Let’s break it down further. Our personal values are important to each of us. So you may not be the pastor of a church, let’s say you are the conductor of an orchestra. In your mind, what is the goal of an orchestra? To play the best music they possibly can. So, many orchestras do blind auditions, which means that the conductor and leaders of an orchestra do not know the identity of the person playing the music. Blind auditions were implemented to increase diversity in orchestras. Over time, the data has shown that blind auditions have increased diversity in orchestras by a considerable amount. However, music critics have called for the end of blind auditions for orchestras for the sake of diversity (1).
Why? So that conductors can choose musicians on the basis of diversity, not the merit of their ability to play music. Should orchestras be more diverse? Absolutely. Should they choose worse musicians just because it may increase the diversity of the orchestra? CRT says yes. Because the function of the orchestra matters less than the diversity of the orchestra. Diversity in CRT says that an orchestra should embrace a lesser musician and lower their quality, so that diversity can happen. Embracing differences and seeking to have people from all backgrounds and walks of life is absolutely important. But is it the most important goal?
Diversity in CRT is not just about respecting and tolerating differences; it's about exalting and glorifying them. That means I should honor and praise those who don’t share my beliefs working on my team. If I embrace CRT’s version of diversity, I should eventually make sure that those who don’t share my virtues or values work with me every day. The best way to do this is to hire those who feel “oppressed” by my beliefs, values and lifestyle. I’m not just required to keep casu marzu on the menu. I’m not just required to order it. Diversity says I have to like it. And if I don’t like it for any reason, there’s something wrong with me. Why must I like it? So that I can practice equity and inclusion.
What is equity? Equity is not equal opportunities; equity is equal outcomes. Let’s look at an example.
The caloric content of cheese fries is different than the caloric content of a Caesar salad. That’s probably pretty obvious to you. If we’re at a restaurant, nothing on the menu will have the same amount of calories.
Practicing equity in our restaurant means that even though people ordered different things, all of these things will have the same amount of calories. I will obviously order a whole plate of cheese fries and you’ll order a salad, but somehow the calories in both of those will be the same. If you’re tracking with me, you’ll understand that the only way this is possible is by ensuring that everyone gets portions that total out to the same amount of calories. Let’s say 500 calories. One slice of pizza can have 500 calories in it. A whole salad may have 500 calories. Equity says that regardless of how much pizza you want, how big you are, and what your fitness goals are, you can only have 500 calories worth of pizza because everyone in this restaurant only gets 500 calories.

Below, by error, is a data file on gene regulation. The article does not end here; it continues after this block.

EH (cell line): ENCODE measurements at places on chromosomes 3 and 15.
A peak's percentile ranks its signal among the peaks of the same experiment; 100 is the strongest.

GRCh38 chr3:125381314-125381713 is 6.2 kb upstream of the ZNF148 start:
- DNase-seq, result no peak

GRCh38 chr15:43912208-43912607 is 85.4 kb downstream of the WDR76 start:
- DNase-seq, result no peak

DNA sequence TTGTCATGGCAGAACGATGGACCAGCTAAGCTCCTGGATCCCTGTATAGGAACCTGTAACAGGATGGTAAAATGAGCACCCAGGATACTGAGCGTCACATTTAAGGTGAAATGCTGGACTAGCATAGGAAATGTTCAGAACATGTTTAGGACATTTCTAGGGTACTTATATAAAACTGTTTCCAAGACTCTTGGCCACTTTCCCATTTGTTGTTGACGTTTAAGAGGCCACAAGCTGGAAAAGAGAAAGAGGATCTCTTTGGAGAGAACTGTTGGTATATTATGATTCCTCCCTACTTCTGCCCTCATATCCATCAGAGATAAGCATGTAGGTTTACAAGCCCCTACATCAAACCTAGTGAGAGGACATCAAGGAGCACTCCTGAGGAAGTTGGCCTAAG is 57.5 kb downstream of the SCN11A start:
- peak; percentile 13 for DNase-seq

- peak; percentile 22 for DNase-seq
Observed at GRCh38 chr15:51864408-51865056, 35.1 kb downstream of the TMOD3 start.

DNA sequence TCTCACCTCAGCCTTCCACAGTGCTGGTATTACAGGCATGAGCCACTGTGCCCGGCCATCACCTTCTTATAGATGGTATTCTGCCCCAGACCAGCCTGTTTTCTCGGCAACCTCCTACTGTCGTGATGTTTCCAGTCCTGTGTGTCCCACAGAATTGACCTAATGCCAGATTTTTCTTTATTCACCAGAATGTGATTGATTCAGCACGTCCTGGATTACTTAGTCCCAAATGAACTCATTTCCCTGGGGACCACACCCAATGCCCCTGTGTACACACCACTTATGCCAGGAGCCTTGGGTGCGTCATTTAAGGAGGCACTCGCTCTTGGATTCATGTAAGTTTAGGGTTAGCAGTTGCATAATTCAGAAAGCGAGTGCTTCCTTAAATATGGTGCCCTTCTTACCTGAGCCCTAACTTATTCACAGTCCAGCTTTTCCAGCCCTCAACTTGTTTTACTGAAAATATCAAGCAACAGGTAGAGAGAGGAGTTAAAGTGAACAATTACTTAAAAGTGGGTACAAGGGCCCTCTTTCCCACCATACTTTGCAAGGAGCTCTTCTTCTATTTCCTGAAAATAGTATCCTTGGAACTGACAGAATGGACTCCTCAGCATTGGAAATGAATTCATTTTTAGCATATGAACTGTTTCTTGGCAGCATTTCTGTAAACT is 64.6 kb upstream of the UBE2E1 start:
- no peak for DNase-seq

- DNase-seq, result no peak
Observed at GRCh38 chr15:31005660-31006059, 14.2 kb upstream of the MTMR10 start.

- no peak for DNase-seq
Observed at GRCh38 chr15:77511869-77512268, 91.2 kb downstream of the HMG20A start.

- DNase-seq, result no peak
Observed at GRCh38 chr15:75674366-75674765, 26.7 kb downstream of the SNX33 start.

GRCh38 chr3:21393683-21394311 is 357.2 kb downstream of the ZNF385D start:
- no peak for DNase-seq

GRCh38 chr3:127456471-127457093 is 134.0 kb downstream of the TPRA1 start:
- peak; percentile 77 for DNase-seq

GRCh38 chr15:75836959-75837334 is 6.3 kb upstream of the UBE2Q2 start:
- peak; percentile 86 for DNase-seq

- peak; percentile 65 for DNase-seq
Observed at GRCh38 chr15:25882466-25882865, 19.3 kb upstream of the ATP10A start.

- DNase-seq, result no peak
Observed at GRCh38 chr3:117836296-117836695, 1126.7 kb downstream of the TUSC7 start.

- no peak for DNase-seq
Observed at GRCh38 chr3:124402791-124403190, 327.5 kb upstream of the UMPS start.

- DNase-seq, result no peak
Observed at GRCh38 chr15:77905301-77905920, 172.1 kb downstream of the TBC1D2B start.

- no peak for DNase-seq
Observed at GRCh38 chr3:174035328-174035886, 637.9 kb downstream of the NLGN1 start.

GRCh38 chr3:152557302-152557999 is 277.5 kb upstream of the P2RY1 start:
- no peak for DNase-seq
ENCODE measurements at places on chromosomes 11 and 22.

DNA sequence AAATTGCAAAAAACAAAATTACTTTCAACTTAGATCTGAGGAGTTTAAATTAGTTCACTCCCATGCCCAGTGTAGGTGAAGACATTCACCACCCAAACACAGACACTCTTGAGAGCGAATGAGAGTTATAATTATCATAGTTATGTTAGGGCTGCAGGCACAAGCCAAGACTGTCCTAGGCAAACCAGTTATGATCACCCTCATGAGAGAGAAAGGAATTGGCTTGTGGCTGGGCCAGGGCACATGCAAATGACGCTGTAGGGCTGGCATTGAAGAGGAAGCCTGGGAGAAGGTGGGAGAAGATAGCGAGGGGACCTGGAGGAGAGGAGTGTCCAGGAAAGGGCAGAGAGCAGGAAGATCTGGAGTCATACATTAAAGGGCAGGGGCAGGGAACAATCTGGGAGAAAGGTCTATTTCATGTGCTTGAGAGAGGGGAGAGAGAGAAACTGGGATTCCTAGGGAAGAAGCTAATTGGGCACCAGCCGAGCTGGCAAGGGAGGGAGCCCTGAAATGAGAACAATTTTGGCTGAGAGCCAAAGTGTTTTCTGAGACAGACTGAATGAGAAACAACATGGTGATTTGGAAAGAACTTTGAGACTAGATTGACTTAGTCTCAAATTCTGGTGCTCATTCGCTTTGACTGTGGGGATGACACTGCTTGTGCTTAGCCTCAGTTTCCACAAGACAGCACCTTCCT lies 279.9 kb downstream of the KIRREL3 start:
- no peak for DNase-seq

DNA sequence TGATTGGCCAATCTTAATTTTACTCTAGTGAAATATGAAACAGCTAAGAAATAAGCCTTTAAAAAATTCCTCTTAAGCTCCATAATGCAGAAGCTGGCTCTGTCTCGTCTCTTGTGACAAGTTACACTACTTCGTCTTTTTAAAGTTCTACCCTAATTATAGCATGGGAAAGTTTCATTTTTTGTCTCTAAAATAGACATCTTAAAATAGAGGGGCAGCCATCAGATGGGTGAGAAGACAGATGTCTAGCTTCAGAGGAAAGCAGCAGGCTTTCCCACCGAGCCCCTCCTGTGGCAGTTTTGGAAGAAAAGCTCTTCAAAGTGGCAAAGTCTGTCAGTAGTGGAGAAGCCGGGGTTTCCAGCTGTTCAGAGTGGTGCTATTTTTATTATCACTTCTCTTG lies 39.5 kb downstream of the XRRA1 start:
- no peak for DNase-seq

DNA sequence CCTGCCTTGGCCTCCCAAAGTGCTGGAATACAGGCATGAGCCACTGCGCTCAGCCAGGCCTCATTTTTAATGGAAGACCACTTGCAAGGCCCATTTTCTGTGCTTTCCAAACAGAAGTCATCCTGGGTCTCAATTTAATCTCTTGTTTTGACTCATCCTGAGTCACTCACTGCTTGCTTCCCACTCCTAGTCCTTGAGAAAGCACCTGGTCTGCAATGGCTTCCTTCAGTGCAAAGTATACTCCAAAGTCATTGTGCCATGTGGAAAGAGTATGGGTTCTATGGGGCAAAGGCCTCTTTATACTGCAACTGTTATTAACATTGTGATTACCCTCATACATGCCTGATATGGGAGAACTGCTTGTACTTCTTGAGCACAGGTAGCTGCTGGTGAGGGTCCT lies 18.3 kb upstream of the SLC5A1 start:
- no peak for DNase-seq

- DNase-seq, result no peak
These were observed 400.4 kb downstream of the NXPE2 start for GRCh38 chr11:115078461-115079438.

We all have different bodies, tastes, fitness goals and desires. We may have ordered pizza because it was a cheat day. Or a cheeseburger because, hey, it’s a free country. Wait, hang on. Don’t forget diversity. Diversity says you may not actually get to decide what you order. The individual experience of you deciding what you want on a menu and how much you’re going to pay is irrelevant. Diversity says you don’t choose your food. Equity says that everyone gets the same amount of calories. What matters is making sure every table has an equal caloric outcome.
In the real world, equity is not two people getting paid the same wage to do the same job. Equity is everyone getting paid the same, even if they don’t want a job. It doesn’t matter whether they had the opportunity to apply for a job. Their work ethic is inconsequential. It is irrelevant whether they ever took advantage of any opportunity presented to them. What matters is that we ensure that they have the same outcome as the person who does have the job.
Here's the problem with equity. Equal outcomes means that standards don’t matter. Do we want equty when it comes to who becomes a brain surgeon, pilot or teacher? Should every NFL team get to win the Super Bowl every year? If you found out you had cancer today, would you want to find the best doctor that you could find? Of course you would. To be the best, a person has to be able to exceed a certain standard. Equity is only possible if we stop caring about competence. Only the most competent surgeons, pilots, teachers and NFL players should be able to call themselves the best. I once heard this saying: “what do you call a doctor who graduated at the bottom of his class?” “doctor.” In the world of equity, everyone graduates and there’s probably no such thing as the bottom of the class. Equality matters, giving people the access to opportunities is important. But the pursuit of equity is the is the road to perdition.